BMC ambassador Hazel Findlay talks five years in her van making a living out of climbing, eastern philosophy, why she's only interested in coaching the mental side of climbing, and how it has made her better at dealing with life in general.
I've been a fulltime climber for almost five years. Most of my income has come from outdoor clothing brands; in the past that was the North Face and now it's Black Diamond. I also do talks and recently I've started mental coaching more.
Working for a clothing brand involves a lot of promotional work, both of your own 'personal brand' and the brand you're associated with. This is usually via social media platforms, but also through events, films and print media. They also like to hear a lot of product feedback, which helps them design and test new products.
I have a lot of freedom. Too much probably. I have very few commitments that I can't say no to. I travel most of the year and don't think I've been in one place for longer than six weeks since I finished university in 2011. In Europe I live out of my van mostly and then when I travel to other continents I usually camp because it's cheaper, but sometimes I can afford accommodation or stay with friends.
I haven't been climbing this summer because I've been recovering from a shoulder operation. I took myself to Chamonix so I could still be in a beautiful place, and they have good physios there. So my main climbing project, which I'm putting nearly all my mental and emotional energy into at the moment, is fixing my shoulder.
Watch: Hazel Findlay talks about recovering from injury on BMC TV
I'm really interested in philosophy because it feels like all of the subjects and none of the subjects at the same time. If you take any subject - science, art, social science - and you keep peeling away the layers, you're left with philosophy. When I studied it at university I never felt like it impacted my life much though. I found Western philosophy very logical, dry and analytical, and very far removed from real life.
Since I've become interested in mental training for climbing, I've found philosophy again and it feels like it affects my life much more now. Probably because I'm more interested in eastern philosophy now. It probably has improved my climbing. It's helped me shift my mindset and made me better at dealing with life in general, not just within the context of climbing.
I'm pretty much only interested in coaching the mental side of climbing. I don't think I would make the best physical coach. Even though anything related to the mind is infinitely complex, to me it's also infinitely interesting.
I really like the fact that mental training for climbing isn't really mental training for climbing but really for life, you can't really separate the two. For example, learning how to respond to stress in a climbing situation helps you learn how to respond to stress in any other kind of situation, too.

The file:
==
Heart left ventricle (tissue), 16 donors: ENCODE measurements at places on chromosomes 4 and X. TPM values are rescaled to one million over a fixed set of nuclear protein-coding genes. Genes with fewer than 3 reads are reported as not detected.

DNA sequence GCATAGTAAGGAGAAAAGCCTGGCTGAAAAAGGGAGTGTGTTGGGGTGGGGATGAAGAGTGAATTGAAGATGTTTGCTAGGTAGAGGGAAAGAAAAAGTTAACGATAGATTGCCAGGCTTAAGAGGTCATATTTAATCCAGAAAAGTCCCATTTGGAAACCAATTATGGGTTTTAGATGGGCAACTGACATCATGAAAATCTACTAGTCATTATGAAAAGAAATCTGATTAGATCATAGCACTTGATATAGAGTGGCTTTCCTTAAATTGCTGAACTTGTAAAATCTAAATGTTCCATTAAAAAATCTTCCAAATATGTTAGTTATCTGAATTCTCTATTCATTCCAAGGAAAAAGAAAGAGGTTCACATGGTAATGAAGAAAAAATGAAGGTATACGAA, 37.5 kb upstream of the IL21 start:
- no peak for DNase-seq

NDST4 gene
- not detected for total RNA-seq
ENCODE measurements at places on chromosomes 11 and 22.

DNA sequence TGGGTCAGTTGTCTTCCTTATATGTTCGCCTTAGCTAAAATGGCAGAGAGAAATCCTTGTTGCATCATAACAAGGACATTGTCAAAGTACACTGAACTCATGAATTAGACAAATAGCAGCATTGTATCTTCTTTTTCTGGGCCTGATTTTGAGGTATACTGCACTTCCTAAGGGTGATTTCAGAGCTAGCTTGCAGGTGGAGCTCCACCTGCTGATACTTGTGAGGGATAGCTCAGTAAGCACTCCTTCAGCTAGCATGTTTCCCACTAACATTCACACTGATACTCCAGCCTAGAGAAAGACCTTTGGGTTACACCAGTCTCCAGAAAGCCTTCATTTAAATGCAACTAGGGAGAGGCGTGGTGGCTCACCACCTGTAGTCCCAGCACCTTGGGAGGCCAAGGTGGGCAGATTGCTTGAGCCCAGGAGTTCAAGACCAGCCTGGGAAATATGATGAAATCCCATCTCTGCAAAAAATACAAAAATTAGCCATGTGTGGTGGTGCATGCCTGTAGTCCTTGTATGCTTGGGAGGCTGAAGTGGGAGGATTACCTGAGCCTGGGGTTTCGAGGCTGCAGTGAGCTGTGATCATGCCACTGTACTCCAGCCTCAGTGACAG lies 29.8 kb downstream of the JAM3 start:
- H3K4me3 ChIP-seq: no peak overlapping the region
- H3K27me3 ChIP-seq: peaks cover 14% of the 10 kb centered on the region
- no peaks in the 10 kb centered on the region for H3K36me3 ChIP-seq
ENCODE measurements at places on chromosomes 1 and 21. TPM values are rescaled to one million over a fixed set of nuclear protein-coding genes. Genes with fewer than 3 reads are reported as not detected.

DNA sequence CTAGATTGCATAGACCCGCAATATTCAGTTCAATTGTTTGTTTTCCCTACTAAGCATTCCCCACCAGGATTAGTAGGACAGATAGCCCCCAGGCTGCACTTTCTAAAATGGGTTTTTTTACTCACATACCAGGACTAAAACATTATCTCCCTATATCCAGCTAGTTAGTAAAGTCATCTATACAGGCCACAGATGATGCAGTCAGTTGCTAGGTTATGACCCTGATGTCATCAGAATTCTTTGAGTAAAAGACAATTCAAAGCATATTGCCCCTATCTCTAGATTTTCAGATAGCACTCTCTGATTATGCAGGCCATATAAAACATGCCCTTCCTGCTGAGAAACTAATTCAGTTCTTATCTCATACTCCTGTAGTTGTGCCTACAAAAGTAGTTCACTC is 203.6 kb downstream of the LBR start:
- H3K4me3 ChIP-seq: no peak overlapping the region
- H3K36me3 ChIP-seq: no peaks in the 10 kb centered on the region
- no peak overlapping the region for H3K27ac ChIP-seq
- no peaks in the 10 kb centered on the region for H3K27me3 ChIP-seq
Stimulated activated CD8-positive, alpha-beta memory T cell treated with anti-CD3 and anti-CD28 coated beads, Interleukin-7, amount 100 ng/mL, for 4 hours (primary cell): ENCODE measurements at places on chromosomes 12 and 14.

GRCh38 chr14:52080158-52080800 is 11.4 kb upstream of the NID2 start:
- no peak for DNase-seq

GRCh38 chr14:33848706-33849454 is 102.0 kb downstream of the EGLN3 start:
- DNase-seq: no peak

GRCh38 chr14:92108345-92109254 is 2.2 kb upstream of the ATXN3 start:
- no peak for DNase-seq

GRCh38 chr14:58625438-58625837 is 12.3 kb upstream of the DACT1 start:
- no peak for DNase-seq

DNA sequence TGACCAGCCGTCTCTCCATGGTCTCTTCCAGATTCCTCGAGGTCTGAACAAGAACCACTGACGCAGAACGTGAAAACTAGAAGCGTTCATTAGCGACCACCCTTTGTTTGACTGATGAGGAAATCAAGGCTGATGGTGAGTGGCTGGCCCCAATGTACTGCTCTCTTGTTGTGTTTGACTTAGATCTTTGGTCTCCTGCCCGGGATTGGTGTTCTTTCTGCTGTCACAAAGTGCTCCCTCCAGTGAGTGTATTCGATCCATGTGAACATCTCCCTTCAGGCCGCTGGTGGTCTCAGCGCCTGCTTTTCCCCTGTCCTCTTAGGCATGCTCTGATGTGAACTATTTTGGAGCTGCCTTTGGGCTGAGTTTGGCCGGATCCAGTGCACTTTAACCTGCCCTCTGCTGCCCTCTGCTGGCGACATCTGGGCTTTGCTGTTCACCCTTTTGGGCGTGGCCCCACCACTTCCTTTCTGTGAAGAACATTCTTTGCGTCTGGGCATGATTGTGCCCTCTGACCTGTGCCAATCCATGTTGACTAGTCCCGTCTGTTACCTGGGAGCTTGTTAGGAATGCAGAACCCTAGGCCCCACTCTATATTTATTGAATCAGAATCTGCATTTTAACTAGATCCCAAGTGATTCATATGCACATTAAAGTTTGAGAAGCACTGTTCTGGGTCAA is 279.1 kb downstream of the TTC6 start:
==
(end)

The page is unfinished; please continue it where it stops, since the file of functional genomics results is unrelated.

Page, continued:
I think mental coaching is a hugely neglected area in sport and when implemented it's usually the classic 'positivity' approach. If you can believe you can do then you will do it. If you can imagine yourself at the end of the route then you can climb to the top. I don't think this approach works very well because it distracts you from what you're supposed to be doing.
To climb well, I think you should be totally focused in what you're doing in the here and now, not thinking about being at the top already. It's also unrealistic to think in this blindly positive manner. I've found that it's much better to accept the way things are in reality - and the reality is that you don't know whether you'll do a route or not.
The unknown in climbing is better accepted than rejected and is also something we should celebrate. How boring would climbing be if we already know whether we would do a route or not before we even left the ground? And, again, the same principle can be applied to other areas of life.
As well as being a sponsored climber and a coach, I'm proud to represent and promote the BMC as an ambassador. They do a really good job of preserving our ability to climb at the cliffs we love. This job is becoming increasingly difficult as there are increasing numbers of climbers.
I'm very interested in helping the BMC keep the mindset of all the new climbers in line with environmental issues. We always assume that we are very mindful of the areas that we climb in, but really we aren't - generally we treat these areas as if they were our own. We park where we want, go to the toilet where we want, leave tick marks on beautiful boulders, stash gear, leave bits of tat hanging off our crags.
In recent years the BMC has also become very forward thinking and been extremely successful in making it an organisation that younger people can relate to. I think the ambassador scheme has been a big part of this process and I'm pleased to be a part of it.
WATCH: Hazel Findlay's dad Steve talks about living life to the fullest
"The best thing about my Dad is that he's in love with the world and always striving to explore whats round the next corner."
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